Last year we launched a campaign as 6 million loaves of bread were thrown into our canals and rivers by well-intentioned people feeding the ducks each year. The bread wasn't great for them or their habitats and so we asked you to swap the bread for healthy snacks and to exercise some portion control.
Ducks up and down the country are benefiting from thinner waistlines and cleaner homes after figures released this week show you're choosing to feed them healthier treats.
The new data shows a 20% drop in the number of people feeding ducks bread – over 80,000 fewer loaves each year. And the good news continues, as the number of people feeding ducks healthier snacks such as seeds, fruit and vegetables has doubled.
Despite the positive changes however and the overwhelming public response over the last 12 months, there’s still work to be done as a hefty 3.5 million loaves of bread are still being thrown into canals, rivers, ponds and lakes every year and potentially polluting the environment.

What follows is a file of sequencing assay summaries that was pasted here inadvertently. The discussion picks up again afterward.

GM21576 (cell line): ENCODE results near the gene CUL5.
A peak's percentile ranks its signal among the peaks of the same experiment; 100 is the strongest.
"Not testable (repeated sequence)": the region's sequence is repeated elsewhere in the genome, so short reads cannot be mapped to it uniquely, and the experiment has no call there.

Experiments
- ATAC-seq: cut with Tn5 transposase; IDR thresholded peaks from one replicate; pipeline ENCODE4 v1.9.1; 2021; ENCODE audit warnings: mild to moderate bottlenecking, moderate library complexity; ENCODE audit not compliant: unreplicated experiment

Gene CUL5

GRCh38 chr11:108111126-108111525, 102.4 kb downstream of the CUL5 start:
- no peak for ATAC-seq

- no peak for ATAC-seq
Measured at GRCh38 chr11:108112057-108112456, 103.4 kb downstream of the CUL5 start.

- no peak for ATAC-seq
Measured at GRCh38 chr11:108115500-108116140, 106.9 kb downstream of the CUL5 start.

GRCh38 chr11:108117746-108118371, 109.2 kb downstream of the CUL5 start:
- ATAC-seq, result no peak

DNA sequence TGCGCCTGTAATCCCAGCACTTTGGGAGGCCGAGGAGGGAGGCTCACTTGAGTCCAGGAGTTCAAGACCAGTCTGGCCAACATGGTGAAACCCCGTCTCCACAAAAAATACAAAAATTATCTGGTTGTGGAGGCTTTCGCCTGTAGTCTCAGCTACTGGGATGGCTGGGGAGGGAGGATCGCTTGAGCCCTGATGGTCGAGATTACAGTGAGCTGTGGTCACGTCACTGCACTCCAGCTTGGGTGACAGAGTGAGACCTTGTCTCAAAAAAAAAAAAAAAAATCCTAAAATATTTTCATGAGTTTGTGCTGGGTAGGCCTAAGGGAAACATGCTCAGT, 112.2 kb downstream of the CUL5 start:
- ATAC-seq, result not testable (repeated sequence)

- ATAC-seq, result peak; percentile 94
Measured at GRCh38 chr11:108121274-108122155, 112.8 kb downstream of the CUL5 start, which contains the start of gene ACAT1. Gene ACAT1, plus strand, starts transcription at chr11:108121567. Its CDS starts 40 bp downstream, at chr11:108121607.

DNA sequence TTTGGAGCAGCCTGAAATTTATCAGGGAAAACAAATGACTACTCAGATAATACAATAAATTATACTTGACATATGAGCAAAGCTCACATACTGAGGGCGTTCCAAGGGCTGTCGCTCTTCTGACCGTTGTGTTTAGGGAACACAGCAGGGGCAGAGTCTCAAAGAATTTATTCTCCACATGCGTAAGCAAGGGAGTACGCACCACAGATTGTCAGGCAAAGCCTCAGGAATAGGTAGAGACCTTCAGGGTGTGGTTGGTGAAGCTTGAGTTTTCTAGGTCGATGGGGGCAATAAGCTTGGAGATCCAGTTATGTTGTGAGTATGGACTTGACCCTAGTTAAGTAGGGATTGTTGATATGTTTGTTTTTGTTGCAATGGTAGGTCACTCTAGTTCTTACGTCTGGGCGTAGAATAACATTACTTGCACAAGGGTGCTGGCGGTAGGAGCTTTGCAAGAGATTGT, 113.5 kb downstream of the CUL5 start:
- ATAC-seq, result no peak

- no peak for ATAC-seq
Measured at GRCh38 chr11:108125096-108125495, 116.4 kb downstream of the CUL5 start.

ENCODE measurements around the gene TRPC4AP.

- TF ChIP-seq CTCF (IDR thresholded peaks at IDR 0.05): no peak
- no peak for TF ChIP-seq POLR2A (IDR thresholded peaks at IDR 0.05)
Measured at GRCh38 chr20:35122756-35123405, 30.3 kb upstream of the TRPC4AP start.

Today, ahead of the official start of spring and at a time when thousands of new ducklings are due to hatch on its waterways, we're calling on you to continue your good work and spread the word even further.
Uneaten soggy bread can cause a build-up of bad nutrients which can lead to greater algae growth, spread disease and encourage pests such as rats.
Throwing bread into a canal or river can also create overcrowding of bird populations, as the birds will flock to the same location in search of their starchy treat.
Too many ducks or waterfowl in one place can stress the birds and lead to their habitats being damaged. It also creates excessive amounts of bird droppings which, along with being smelly and slippery underfoot, can reduce water quality and clog waterways with harmful algae.
It only takes a few simple changes such as swapping bread for healthy food that is closer to a duck’s natural diet – like oats, corn or peas. If everyone avoids going to the same duck-feeding hotspots and exercises portion control that would also make a big difference.